In contrast to single-use pads and tampons, a reusable menstrual cup can last for several months or even years. This makes them more environmentally friendly and more cost-effective – but only if you clean them properly. Here’s how to clean menstrual cups safely and easily.
Once your menstrual cup is dry, store it for the next cycle in something that allows airflow, such as a breathable drawstring cotton pouch (not a plastic bag or airtight container).
How to clean menstrual cups before first use
You’ll need to complete a thorough menstrual cup wash before you use it for the first time and at the start of each new cycle (or end of each previous cycle) to ensure it is sanitary.
Boil a pot of water. You want enough water to fully submerge your menstrual cup.
Place your menstrual cup in the water carefully.
Leave it for 5-10 minutes.
Remove carefully from the water, using clean tongs, and dry thoroughly.
Store in a breathable material, like a cotton pouch, before next use.
How to clean menstrual cups during use
You’ll also need to wash your menstrual cup and after every removal when it’s in use.
Empty your cup into a toilet, shower, or sink.
Fill it with warm water and a little mild, unscented, water-based soap if available.
Cover the top of the cup with your palm and squeeze water out through suction holes.
Repeat with plain water.
Dry and store for use later or refit it.
If you are travelling, always remember to use portable water when washing your reusable menstrual cup to avoid contamination.
Do these methods work for every menstrual cup?
Yes! If you want to know how to clean Diva Cup (one of the most popular menstrual cup brands) then you can use the same method but should focus on the 4 suction holes under the rim.
Is there anything you shouldn’t do when cleaning menstrual cups?
When cleaning a menstrual cup, you should NOT:
Use products that might compromise the silicone such as vinegar, bleach, etc.
Use products that may cause irritation such as hand sanitiser, dishwashing liquid, etc.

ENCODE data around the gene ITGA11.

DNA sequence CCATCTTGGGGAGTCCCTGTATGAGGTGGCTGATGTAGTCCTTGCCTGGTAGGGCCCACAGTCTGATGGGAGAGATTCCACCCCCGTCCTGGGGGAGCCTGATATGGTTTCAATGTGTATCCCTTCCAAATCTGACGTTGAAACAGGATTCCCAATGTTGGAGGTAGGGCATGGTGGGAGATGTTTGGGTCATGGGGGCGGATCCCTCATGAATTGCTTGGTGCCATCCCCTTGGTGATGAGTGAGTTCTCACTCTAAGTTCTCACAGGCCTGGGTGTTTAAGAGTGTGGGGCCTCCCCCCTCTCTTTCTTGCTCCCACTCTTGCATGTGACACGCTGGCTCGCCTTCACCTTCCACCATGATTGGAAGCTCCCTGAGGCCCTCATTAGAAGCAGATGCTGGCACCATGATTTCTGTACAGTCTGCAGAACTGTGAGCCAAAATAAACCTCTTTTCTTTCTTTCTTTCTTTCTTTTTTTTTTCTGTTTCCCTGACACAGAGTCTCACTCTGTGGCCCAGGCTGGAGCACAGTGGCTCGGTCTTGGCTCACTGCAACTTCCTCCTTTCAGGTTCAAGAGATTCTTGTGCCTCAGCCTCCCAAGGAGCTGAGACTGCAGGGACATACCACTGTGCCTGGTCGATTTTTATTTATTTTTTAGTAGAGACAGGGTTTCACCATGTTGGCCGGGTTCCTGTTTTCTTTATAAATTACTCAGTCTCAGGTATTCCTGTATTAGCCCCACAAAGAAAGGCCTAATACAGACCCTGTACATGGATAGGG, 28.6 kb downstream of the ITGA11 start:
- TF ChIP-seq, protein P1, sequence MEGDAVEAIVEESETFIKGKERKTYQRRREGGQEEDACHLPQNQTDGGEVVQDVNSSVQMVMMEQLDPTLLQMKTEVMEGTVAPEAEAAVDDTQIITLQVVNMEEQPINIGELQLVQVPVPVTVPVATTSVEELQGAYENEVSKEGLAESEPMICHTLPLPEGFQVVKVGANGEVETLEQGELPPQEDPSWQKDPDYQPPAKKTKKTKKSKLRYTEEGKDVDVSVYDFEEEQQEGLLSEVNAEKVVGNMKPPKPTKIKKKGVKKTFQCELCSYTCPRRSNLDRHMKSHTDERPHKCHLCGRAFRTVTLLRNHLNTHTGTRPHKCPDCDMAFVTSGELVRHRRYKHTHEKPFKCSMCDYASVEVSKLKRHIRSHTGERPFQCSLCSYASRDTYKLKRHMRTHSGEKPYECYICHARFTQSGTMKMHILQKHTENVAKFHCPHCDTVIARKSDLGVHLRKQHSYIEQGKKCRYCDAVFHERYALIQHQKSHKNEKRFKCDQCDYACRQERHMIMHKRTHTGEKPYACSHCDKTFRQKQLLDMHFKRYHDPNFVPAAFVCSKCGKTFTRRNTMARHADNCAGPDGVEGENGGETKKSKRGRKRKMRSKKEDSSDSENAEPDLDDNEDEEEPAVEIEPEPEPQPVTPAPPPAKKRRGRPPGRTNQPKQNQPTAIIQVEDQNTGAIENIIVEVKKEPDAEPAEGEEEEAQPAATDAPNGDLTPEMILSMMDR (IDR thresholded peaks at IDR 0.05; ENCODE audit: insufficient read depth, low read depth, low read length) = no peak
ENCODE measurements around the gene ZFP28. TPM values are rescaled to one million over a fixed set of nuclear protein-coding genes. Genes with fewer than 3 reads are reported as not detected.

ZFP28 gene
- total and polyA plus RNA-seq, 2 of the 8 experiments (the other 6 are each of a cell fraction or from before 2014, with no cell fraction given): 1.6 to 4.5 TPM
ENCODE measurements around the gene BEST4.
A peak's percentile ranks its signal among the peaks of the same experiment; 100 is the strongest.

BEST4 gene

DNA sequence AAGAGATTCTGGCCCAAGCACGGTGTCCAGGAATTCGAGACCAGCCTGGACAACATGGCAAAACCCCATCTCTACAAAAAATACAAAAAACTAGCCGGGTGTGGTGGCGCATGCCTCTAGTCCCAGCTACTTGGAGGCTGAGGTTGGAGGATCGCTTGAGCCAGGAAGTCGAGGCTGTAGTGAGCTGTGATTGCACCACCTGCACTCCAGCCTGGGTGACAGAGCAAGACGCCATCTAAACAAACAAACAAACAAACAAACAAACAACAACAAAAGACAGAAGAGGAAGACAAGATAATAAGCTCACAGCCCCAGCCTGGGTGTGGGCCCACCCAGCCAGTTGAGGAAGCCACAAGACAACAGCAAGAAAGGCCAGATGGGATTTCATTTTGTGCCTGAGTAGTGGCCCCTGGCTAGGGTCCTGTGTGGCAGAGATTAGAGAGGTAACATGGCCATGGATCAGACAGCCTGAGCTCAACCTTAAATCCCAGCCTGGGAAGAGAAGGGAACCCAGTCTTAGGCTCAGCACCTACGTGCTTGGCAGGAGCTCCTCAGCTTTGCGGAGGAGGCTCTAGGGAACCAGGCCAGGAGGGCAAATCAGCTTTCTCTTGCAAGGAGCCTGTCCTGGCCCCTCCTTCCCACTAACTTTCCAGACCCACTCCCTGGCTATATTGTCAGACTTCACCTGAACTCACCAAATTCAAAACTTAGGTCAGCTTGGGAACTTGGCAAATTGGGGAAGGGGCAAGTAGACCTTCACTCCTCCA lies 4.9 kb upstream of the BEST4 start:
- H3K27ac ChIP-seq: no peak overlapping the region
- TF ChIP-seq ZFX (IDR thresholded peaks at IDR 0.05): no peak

Put it in the dishwasher.
Use tap water that’s not safe to drink.
How to clean menstrual cup stains
If you find that your menstrual cup discolours over time, you can try boiling it. A stained cup doesn’t necessarily mean it needs to be replaced though.
Advice on choosing and using menstrual cups
Not sure if switching to menstrual cups is right for you? Here are some basic facts that might help you decide:
What is a menstrual cup? And what is it made of?
A silicone menstrual cup is a hygiene product that is inserted into the vagina during menstruation to collect blood. It should be made of medical grade, non-absorbent silicone.
How does a menstrual cup work?
A reusable menstrual cup works by collecting blood in a small reservoir. It can usually hold more blood than a single tampon or sanitary towel which means it can be worn for longer – sometimes up to 10 hours.
Are menstrual cups safe?
When used correctly, menstrual cups are considered to be entirely safe. They have actually been around for nearly 90 years! Some consider an un-pigmented silicone menstrual cup safer than a coloured one, as it doesn’t expose the inside of the body to dyes and chemicals. Speak to a medical professional if you’re unsure.
Why do some people use menstrual cups?
Some choose them for the convenience of being able to go longer without changes during your period, others because it is cheaper over your lifetime than buying single-use tampons and pads. Another key benefit is that menstrual cups produce less waste for the environment.
Remember these core rules to cleaning menstrual cups:
Wash the cup with warm water before each insertion and after each removal.
Boil the cup in water for 5-10 minutes before first use, and after each cycle.
Store it in a breathable drawstring cotton bag that allows airflow.